China warns Donald Trump will 'suffer complete humiliation' after US warship passes disputed territory

'A US ship wantonly provoking trouble is single-minded to the point of recklessness'

Harry Cockburn
Wednesday 24 January 2018 16:03
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The USS Hopper came within 12 nautical miles of the disputed South China Sea island territory
The USS Hopper came within 12 nautical miles of the disputed South China Sea island territory

China has warned the US it will “suffer complete humiliation" after an American warship sailed past one of its islands in the disputed South China Sea territory.

The USS Hopper, a guided-missile destroyer, did not obtain permission from the Chinese government, before making its way past Huangyan Island, which is also known as Scarborough Shoal.

The ship reportedly came within 12 nautical miles of the island in the South China Sea, which is a disputed territory claimed by China, Taiwan, and the Philippines - a US ally.

The Pentagon said the warship’s proximity to the landmass was planned as part of “routine” operations in international waters.

But The Global Times - the Chinese Communist Party’s official media outlet - said the US was “wantonly provoking trouble” and warned America would “suffer complete humiliation”, if it continued “provocations” in the area.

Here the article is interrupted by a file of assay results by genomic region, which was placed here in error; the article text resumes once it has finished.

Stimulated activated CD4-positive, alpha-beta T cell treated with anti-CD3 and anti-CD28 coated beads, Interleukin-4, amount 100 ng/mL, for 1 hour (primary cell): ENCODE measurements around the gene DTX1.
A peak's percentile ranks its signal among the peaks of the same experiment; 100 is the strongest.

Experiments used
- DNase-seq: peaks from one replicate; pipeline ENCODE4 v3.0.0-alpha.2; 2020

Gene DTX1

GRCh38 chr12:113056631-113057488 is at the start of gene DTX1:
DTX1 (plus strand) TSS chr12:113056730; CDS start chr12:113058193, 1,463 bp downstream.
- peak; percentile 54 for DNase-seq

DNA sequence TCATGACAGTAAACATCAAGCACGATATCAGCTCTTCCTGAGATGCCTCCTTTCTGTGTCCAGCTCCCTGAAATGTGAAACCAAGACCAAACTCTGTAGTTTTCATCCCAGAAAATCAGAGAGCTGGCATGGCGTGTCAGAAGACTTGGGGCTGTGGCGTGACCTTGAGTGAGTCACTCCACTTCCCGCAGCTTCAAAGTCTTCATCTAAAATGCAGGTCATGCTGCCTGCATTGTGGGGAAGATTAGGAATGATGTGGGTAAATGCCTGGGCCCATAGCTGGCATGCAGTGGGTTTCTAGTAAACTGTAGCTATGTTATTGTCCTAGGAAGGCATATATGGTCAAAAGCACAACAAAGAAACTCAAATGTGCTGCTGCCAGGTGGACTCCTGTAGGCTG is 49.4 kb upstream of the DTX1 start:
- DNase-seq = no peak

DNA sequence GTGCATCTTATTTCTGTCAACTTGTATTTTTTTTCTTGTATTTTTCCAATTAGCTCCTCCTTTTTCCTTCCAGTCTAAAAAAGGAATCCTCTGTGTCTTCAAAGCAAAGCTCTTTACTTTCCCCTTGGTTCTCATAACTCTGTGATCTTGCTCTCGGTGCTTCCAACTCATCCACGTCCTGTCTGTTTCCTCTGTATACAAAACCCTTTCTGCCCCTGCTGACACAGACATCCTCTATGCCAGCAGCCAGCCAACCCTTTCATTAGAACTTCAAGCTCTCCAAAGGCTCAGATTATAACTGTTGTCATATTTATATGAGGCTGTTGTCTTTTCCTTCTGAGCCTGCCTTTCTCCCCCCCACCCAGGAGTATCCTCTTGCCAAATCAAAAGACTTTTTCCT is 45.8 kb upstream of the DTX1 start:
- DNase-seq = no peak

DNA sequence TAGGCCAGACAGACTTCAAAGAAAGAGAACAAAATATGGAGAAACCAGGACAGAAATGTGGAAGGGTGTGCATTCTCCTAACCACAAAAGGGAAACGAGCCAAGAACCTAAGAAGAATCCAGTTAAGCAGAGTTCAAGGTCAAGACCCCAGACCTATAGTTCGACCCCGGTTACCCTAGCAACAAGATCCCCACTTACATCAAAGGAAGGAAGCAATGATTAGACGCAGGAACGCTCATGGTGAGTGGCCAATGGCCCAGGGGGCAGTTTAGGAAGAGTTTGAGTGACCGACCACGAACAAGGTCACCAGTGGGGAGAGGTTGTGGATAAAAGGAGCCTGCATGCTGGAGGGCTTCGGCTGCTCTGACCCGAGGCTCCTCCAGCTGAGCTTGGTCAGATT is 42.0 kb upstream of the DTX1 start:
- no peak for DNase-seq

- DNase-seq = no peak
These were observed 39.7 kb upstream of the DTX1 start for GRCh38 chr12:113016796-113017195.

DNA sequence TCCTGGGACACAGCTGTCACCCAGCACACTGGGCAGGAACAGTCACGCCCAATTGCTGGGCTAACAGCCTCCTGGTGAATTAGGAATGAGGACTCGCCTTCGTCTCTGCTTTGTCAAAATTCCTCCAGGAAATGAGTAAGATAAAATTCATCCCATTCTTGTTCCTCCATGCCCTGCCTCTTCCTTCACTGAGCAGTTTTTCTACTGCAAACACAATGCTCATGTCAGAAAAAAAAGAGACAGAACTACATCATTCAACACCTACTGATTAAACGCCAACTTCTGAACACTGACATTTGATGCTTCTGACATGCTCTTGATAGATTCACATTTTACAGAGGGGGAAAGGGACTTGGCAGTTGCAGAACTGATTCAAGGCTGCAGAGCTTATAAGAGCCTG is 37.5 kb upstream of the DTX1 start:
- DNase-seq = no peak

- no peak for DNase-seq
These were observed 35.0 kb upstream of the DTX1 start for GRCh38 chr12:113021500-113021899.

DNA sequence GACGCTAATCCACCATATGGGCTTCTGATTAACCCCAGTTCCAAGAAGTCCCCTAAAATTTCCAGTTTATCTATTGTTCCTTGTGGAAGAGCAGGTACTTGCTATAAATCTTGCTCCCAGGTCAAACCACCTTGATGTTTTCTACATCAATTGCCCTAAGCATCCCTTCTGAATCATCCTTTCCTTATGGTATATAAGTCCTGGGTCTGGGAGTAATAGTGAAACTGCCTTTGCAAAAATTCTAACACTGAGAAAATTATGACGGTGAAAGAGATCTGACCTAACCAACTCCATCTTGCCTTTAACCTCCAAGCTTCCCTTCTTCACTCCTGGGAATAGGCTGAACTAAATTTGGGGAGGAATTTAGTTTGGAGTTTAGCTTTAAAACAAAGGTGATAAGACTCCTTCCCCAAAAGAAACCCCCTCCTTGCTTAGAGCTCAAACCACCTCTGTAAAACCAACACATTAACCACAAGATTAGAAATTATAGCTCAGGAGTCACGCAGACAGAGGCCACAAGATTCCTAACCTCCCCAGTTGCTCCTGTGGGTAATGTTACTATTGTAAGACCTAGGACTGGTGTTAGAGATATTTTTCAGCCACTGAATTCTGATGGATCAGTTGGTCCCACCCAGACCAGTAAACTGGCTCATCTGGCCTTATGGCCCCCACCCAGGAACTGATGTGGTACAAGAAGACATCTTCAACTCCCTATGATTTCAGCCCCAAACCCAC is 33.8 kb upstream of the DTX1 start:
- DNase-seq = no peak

China has exercised restraint against US provocations in the South China Sea, but there are limits," the newspaper's editorial read. "If the US doesn't stop its provocations, China will militarise the islands sooner or later."

Another official state media outlet, The People’s Daily, wrote: “Against this backdrop of peace and cooperation, a US ship wantonly provoking trouble is single-minded to the point of recklessness.

“If the relevant party once more makes trouble out of nothing and causes tensions, then it will only cause China to reach this conclusion: in order to earnestly protect peace in the South China Sea, China must strengthen and speed up the building of its abilities there."

China has claimed the island as its own, saying a 1279 Yuan dynasty map and surveys carried out during Kublai Khan’s rule established the island as Chinese, with fisherman using it as a stop-off point.

However, the disputed territory is closest to is the island of Luzon in the Philippines.

In 2012, a standoff between Taiwan and The Philippines saw a clamp down on Filipino fisherman landing on the island. The issue was resolved in 2016 when the Philippines’ President Rodrigo Duterte met with Taiwanese officials and came to an agreement in which the fishermen regained access.

The Scarborough Shoal got its name after an East India Company boat named the Scarborough ran aground there in 1784 on the way to China.

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